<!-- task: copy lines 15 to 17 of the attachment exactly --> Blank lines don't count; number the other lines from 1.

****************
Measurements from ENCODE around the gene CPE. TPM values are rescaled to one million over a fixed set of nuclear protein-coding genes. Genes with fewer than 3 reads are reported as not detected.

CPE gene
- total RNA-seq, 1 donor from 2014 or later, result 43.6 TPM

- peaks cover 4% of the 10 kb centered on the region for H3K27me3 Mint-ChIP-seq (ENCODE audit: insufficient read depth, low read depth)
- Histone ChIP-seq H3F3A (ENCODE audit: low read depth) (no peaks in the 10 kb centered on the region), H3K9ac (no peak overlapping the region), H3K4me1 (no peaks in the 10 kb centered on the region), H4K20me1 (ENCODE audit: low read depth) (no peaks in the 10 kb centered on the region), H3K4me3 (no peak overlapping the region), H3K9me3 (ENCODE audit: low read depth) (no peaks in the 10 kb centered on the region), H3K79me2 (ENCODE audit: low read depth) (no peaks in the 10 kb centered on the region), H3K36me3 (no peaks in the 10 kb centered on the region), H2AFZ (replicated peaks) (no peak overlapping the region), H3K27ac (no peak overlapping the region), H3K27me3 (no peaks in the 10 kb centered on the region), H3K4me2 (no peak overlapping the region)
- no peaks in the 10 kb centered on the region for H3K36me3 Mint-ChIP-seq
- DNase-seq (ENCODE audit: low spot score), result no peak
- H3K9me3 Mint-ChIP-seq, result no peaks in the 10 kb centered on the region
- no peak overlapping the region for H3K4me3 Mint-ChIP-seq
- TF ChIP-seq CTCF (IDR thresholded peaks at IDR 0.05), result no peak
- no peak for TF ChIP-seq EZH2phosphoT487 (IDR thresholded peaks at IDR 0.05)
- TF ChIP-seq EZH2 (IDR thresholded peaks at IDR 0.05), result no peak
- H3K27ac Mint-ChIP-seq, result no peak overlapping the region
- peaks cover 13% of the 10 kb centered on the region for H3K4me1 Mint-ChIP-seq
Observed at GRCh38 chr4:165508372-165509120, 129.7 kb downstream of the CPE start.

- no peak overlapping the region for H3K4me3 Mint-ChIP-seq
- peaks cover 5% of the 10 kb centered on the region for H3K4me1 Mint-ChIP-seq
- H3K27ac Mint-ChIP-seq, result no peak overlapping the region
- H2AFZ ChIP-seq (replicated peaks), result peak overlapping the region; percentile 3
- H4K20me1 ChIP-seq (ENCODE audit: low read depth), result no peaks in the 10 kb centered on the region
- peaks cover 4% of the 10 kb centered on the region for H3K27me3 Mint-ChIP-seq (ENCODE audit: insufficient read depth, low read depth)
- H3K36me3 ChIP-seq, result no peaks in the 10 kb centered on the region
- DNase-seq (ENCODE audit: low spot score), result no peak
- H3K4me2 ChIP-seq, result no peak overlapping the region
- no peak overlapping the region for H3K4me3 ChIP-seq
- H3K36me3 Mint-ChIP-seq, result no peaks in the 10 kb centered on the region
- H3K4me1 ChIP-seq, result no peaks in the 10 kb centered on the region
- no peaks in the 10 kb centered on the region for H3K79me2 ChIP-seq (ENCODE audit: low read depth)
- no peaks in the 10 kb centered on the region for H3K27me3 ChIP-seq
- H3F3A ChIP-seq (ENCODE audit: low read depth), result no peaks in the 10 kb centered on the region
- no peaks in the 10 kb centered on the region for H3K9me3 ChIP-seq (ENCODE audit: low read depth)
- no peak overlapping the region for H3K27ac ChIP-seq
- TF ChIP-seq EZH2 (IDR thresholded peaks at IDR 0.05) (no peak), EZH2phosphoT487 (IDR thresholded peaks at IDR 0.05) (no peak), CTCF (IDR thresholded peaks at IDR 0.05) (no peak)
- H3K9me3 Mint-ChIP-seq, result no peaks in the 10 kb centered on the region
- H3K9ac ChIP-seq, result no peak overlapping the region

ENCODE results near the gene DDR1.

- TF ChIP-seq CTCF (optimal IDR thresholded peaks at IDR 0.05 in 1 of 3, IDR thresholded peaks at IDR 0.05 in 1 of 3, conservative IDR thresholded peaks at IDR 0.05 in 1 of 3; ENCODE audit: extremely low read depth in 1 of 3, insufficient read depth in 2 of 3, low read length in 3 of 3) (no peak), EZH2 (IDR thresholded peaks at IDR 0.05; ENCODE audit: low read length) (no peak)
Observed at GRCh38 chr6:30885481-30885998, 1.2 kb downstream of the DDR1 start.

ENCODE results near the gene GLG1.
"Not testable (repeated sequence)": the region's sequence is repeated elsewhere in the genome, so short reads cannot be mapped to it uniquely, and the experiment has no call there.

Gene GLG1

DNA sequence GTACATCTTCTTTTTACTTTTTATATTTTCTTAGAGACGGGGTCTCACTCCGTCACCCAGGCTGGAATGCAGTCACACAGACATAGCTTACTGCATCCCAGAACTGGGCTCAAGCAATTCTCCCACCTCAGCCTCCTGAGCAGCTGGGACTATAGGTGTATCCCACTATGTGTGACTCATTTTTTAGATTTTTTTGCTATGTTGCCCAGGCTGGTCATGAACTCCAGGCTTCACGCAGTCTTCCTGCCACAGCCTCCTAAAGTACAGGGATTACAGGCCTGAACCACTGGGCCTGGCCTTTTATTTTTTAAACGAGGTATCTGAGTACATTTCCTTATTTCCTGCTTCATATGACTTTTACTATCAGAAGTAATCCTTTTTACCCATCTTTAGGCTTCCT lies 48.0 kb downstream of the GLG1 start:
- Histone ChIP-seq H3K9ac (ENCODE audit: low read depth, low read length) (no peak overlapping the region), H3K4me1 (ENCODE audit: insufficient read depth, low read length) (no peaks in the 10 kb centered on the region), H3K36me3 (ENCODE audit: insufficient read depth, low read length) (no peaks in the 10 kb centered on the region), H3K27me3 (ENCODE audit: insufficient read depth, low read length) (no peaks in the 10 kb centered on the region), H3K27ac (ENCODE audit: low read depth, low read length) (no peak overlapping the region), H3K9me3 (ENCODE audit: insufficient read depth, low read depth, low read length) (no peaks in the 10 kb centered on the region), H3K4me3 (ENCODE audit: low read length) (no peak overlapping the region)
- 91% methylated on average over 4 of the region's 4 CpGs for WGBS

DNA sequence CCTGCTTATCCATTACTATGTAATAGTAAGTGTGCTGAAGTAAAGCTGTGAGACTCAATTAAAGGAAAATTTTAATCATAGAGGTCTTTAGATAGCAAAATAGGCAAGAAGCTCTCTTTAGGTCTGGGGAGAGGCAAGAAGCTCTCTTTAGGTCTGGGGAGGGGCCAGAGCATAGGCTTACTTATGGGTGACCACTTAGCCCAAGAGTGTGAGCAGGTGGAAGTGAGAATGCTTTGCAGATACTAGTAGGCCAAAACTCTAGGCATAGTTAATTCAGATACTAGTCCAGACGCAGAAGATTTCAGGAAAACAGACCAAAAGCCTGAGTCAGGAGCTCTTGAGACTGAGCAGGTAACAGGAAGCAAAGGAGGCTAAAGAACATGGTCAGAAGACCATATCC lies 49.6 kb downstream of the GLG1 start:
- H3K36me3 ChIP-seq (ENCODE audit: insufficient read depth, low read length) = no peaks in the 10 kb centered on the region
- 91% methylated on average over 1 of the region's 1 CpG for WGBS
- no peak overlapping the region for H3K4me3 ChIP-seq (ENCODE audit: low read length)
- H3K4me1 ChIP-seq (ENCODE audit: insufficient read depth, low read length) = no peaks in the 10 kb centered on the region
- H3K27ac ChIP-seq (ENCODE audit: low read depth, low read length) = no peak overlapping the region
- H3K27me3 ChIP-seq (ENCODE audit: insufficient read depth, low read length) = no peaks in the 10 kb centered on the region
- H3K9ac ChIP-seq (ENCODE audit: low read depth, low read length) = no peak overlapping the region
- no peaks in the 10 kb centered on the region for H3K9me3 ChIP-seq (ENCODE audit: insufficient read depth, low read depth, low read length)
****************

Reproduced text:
Observed at GRCh38 chr4:165508372-165509120, 129.7 kb downstream of the CPE start.

- no peak overlapping the region for H3K4me3 Mint-ChIP-seq
- peaks cover 5% of the 10 kb centered on the region for H3K4me1 Mint-ChIP-seq